A simmering conflict between organized labor and the Obama administration over the 2010 health care law could drive a wedge between the White House and one of its most reliable backers. Congressional Republicans, on the other hand, are eager to expose the divide and warn the administration they will firmly oppose any attempt to acquiesce to labor’s concerns.
At issue is an oversight in the 2010 law (PL 111-148, PL 111-152) that leaves uncertain the future of the unique health care funds that employers have been negotiating with the unions representing their workers for more than 60 years.
Unions say that without a fix, the health care law could lead to millions of union members losing the relatively generous health care plans they have earned through negotiations with employers. As a result, they say, there would be millions more people eligible for tax credits to buy insurance through the health exchanges set up by the 2010 law, draining the federal budget.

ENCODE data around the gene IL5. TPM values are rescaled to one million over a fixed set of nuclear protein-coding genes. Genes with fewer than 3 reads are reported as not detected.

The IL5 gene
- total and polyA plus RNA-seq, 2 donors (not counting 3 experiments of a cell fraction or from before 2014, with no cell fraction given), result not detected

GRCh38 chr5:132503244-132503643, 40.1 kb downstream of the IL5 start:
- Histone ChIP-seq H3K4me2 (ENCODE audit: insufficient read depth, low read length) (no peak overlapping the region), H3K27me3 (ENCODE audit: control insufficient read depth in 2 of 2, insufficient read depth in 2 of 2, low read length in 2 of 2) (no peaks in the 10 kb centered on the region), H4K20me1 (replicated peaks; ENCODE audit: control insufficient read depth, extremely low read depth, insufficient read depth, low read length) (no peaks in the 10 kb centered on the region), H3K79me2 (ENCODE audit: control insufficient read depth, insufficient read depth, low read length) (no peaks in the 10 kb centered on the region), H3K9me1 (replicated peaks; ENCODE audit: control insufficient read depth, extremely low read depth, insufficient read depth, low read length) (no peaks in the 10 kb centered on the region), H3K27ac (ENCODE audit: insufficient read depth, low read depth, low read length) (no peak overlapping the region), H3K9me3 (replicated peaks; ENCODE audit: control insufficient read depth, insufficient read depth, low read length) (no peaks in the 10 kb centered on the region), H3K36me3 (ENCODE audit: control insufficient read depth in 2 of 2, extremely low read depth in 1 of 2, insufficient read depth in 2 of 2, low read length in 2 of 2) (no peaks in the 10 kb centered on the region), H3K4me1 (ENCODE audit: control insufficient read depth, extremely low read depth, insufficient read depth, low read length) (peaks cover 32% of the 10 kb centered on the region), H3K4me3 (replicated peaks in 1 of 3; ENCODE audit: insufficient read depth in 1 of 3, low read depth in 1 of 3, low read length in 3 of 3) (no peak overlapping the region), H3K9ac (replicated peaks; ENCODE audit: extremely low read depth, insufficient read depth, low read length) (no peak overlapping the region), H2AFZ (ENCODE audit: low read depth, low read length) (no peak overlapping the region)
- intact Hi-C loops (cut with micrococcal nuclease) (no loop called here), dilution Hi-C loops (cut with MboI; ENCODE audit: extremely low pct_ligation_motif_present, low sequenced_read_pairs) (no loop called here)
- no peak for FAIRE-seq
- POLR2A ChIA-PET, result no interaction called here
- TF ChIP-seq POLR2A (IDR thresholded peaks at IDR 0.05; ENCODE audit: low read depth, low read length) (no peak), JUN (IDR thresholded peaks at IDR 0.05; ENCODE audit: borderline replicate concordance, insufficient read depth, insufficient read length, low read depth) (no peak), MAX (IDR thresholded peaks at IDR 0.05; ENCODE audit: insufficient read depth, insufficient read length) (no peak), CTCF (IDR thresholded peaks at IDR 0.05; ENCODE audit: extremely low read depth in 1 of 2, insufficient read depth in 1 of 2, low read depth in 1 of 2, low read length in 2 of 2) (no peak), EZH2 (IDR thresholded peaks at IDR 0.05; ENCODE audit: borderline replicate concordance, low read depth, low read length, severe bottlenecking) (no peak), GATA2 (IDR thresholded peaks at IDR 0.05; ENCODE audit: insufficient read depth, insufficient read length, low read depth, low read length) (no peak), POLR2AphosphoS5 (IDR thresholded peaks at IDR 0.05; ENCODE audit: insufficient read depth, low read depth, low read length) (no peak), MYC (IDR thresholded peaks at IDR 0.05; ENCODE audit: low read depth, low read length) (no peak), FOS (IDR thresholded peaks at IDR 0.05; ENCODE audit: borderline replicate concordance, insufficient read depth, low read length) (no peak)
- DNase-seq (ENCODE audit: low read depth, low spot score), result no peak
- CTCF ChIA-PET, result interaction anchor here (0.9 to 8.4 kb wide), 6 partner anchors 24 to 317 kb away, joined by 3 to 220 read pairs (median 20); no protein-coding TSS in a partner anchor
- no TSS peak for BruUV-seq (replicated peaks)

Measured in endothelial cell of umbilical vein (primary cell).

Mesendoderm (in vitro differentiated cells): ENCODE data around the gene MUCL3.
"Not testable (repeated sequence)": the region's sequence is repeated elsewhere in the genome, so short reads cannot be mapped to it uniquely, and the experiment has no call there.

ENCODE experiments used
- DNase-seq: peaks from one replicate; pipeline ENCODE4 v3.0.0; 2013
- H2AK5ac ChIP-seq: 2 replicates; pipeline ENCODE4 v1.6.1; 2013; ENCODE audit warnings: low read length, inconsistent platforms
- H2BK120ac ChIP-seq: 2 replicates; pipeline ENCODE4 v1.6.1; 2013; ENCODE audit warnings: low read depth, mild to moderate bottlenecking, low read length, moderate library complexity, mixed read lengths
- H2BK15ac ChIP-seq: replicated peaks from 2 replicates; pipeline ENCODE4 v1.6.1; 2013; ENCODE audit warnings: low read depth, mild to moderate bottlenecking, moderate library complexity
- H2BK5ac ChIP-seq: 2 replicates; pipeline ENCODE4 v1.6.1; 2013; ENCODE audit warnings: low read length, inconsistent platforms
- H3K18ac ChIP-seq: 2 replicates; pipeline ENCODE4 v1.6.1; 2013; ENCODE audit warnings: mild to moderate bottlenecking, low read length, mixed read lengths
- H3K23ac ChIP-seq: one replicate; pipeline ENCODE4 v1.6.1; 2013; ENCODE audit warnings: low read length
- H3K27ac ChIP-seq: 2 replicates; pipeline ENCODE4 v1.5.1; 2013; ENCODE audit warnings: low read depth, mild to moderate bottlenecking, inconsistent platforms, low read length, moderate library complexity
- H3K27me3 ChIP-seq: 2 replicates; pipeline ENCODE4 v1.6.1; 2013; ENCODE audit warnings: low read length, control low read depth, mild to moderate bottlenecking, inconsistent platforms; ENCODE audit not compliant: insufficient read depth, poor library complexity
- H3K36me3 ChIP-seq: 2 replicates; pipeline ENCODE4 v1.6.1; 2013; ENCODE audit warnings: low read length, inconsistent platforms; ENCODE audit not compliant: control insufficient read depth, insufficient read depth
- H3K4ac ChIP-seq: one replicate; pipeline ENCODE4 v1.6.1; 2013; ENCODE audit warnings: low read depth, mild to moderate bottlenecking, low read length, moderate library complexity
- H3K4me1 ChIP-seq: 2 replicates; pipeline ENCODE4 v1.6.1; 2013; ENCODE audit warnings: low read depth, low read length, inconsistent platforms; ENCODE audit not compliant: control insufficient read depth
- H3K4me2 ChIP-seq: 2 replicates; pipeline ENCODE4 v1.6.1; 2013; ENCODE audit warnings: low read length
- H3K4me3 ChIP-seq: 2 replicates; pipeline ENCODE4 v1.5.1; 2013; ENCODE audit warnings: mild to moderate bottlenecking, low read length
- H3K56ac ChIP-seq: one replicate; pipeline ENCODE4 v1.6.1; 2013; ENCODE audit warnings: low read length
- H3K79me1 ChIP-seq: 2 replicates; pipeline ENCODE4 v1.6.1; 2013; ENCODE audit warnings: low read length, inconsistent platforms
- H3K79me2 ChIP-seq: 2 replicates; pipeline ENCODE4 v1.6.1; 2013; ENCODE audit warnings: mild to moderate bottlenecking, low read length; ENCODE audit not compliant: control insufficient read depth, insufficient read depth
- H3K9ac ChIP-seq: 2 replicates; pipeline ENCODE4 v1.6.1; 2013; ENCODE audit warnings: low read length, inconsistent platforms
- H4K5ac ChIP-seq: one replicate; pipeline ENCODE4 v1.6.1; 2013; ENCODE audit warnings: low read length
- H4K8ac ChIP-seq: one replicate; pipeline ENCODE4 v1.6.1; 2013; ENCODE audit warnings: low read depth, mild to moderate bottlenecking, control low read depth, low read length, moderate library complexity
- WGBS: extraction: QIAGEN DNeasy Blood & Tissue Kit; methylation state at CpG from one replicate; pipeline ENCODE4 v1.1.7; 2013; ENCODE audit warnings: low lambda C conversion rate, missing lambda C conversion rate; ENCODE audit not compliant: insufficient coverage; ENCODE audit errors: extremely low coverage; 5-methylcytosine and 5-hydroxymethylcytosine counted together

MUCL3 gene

“On behalf of the millions of working men and women we represent and the families they support, we can no longer stand silent in the face of elements of the Affordable Care Act that will destroy the very health and well being of our members along with millions of other hardworking Americans,” the heads of three unions wrote in a joint letter to Democratic congressional leaders in July.
The health plans — known as multiemployer or Taft-Hartley plans after the law that regulated them — make it possible for unionized workers to get coverage even when the nature of their work requires them to frequently change employers. According to union officials, these funds cover roughly 20 million people, many of whom work for small businesses.
Under such plans, the unions and employers within an industry agree to set up a jointly managed health care fund that would cover workers even as they move from employer to employer. That means a construction worker who changes jobs or who spends a few weeks out of work would not lose insurance.